Can Algeria’s Fractured Islamists Retain Their Appeal as a Movement?

Can Algeria’s Fractured Islamists Retain Their Appeal as a Movement?
The former head of the Movement for a Society of Peace, Abou Djara Soltani, center, during a press conference with other Islamist politicians after legislative elections, May 11, 2012, Algiers (AP photo by Paul Schemm).

Ahead of parliamentary elections in May, Algeria’s fractious Islamist parties have announced unlikely new sets of electoral blocs. The confusing new coalitions are not just the latest iteration of the alphabet soup of Algeria’s Islamists. They also reflect the enduring limitations of Islamist party politics, which present an incomplete picture of political Islam in Algeria.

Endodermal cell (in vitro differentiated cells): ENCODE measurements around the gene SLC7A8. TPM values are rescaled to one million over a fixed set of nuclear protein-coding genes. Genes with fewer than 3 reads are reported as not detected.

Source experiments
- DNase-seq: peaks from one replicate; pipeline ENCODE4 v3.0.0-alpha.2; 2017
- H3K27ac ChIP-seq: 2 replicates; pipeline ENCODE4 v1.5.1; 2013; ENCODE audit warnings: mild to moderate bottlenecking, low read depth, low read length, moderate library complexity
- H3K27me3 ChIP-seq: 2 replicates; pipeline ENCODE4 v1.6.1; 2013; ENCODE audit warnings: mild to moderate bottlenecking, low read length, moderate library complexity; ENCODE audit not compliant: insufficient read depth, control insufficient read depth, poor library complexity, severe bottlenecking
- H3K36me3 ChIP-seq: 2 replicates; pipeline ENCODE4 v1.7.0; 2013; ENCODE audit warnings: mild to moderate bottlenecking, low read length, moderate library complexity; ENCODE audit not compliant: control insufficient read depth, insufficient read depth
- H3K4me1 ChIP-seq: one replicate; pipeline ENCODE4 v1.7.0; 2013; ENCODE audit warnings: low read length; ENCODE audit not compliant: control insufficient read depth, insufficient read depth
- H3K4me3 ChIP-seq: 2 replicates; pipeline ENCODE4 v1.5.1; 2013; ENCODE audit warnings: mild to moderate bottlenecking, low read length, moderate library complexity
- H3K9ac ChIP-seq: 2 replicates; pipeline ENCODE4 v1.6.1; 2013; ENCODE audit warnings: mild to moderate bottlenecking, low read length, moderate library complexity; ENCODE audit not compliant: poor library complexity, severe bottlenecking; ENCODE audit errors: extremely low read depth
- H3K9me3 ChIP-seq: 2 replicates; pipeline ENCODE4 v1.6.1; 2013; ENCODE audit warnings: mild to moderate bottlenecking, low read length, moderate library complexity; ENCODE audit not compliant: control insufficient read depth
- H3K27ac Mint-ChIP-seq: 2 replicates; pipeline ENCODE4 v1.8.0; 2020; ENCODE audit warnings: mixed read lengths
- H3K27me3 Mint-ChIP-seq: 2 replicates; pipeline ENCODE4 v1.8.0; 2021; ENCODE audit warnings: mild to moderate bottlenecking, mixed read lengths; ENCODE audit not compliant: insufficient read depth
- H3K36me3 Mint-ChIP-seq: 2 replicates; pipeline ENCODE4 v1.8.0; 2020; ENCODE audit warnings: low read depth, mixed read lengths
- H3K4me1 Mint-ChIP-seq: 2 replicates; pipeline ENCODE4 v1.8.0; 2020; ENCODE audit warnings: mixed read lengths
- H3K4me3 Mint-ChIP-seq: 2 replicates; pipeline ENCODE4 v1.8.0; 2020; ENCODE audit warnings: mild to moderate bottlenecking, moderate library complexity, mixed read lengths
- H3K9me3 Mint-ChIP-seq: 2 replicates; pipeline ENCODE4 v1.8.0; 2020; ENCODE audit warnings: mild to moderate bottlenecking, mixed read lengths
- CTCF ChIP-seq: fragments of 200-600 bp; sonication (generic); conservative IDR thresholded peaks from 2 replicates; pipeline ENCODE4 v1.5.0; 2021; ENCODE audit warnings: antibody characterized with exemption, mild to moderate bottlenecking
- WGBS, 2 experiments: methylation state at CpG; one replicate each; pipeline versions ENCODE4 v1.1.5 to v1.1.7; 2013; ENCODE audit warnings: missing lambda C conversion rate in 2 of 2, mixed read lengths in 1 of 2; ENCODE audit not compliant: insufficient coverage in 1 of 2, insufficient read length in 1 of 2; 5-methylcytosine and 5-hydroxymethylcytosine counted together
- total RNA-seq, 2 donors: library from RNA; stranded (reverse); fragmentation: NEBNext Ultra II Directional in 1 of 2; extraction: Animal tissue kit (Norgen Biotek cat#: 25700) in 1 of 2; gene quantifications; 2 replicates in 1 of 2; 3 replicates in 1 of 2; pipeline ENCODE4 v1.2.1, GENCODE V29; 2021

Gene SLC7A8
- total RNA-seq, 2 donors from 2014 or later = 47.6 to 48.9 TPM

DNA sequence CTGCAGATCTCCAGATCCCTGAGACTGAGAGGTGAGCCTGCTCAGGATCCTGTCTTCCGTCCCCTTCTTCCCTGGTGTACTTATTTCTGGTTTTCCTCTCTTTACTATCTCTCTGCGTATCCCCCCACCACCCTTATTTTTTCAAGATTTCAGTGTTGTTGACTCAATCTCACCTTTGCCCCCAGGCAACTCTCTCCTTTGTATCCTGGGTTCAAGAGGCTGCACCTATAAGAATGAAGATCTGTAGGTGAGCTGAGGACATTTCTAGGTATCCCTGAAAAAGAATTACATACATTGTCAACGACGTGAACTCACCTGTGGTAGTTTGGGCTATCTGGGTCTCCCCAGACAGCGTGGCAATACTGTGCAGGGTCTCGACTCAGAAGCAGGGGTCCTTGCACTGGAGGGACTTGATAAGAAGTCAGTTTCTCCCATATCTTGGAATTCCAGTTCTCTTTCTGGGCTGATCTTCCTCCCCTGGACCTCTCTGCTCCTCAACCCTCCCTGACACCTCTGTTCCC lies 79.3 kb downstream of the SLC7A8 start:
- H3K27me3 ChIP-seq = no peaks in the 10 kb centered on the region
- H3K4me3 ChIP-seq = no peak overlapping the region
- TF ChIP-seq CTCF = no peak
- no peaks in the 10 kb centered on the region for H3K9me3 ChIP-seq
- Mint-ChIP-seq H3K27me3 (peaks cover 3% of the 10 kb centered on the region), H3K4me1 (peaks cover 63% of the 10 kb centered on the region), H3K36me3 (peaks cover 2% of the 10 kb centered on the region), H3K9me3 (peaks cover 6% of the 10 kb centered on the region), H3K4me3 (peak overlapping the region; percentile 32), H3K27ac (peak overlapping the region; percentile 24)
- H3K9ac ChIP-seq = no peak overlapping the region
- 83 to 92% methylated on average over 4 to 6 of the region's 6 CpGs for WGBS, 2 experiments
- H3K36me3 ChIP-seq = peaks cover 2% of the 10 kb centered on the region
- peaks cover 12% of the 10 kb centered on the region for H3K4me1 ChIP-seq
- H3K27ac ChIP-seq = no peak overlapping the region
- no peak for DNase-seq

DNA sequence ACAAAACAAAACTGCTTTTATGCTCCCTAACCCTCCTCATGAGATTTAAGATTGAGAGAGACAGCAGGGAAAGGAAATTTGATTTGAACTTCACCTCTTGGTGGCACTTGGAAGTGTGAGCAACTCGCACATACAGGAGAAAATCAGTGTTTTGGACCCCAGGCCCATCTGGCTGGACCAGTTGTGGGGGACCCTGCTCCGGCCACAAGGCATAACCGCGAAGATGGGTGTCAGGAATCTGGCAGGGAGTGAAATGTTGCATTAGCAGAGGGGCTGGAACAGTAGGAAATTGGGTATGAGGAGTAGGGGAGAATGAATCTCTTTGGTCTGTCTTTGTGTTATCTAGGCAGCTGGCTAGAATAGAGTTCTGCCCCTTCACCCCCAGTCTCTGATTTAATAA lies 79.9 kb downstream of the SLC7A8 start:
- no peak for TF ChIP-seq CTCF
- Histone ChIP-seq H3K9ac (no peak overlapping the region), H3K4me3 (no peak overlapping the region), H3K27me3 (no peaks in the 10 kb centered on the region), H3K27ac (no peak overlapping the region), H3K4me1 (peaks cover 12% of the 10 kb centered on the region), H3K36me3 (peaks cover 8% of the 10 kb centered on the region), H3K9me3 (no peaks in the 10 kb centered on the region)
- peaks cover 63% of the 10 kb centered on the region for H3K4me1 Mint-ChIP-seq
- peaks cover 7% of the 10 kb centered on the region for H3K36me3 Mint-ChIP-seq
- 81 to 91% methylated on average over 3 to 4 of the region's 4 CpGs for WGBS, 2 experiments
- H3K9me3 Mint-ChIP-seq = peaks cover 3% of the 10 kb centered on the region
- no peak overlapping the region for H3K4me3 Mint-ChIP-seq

The Movement for a Society of Peace, or MSP, Algeria’s largest Islamist party, declared a new alliance with the Front for Change, a splinter group that broke away from the MSP in 2008. Three other prominent Islamist parties—al-Bina al-Watani, al-Adala and al-Nahda—said earlier that they would form their own electoral alliance. Al-Bina al-Watani is itself another MSP breakaway.

The schisms have confounded Algerians, representing the disunity and zero-sum game among Algeria’s Islamists. The parties have been trivialized by competing claims of authenticity and adherence to their founding ideology since Algeria emerged from a decade of violence in 1990s.

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